“In this one little area, there was so much to do. I also felt safe because you didn’t have to go miles away” to eat or shop, said Reve Anderko. “Everything was right outside your front door.”
Anderko came from Bethlehem, Pa., two years ago to take a job in the area and thought Pier Village was about as good as it got in terms of area rentals.
She also supports the conceptual plan for Phase 3, noting her apartment often plays host to family visitors, particularly in the summer.
Pier Village Phase 3 is planned as a “family-friendly” area that will house a carousel, possibly miniature golf and some sort of arcade operation similar to the restaurants that also offer games and entertainment.
“It would make sense and it would definitely fit in an area such as this,” said Anderko, adding that she likes the city’s plan to rebuild its oceanfront pier as well.
Pier Village stands as a beacon to other potential investors, Schneider said.
“It sends a message that even in a tough economy, Long Branch is still a place where work is going on,” said Schneider.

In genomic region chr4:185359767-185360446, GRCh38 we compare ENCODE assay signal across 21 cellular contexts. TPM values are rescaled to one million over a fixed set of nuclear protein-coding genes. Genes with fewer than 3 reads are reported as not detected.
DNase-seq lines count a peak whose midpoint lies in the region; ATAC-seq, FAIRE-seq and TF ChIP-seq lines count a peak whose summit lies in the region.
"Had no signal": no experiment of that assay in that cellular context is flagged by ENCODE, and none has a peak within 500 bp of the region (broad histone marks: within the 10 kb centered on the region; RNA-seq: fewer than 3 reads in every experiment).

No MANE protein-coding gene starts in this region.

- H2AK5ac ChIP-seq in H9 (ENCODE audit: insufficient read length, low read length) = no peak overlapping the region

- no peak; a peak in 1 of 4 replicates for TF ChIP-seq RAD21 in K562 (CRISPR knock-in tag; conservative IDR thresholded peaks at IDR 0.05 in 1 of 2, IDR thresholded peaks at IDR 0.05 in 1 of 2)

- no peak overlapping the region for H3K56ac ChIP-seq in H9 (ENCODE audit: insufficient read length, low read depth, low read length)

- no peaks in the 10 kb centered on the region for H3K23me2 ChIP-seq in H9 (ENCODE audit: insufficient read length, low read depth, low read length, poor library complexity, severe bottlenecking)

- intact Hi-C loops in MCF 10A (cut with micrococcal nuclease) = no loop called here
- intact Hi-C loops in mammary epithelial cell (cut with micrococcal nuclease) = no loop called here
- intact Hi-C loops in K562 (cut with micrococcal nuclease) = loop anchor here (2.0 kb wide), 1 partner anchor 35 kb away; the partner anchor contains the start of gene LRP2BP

While officials proceed with redevelopment plans, they acknowledge they are not likely to see developers coming in to do major projects any longer. In the wake of the eminent domain backlash, developers would have more difficulty and likely more expense assembling large pieces of property for redevelopment.
Brendan Ward, 27, has lived at Pier Village for about a year. A runner, he works part-time at The Sneaker Factory as he works toward a graduate degree in social work.
Ward said that even though it is often seen as a haven for upscale boutiques, he finds a sense of community there, among the residents and those who work in the shops.
But it is not perfect.
“There is that sense of community, but sometimes it feels like a bubble,” said Ward. “If there was one thing I would wish for, it would be to alleviate that bubble” and find a way to spread a Pier Village combination of community and retail success into the city’s downtown and along Broadway, he said.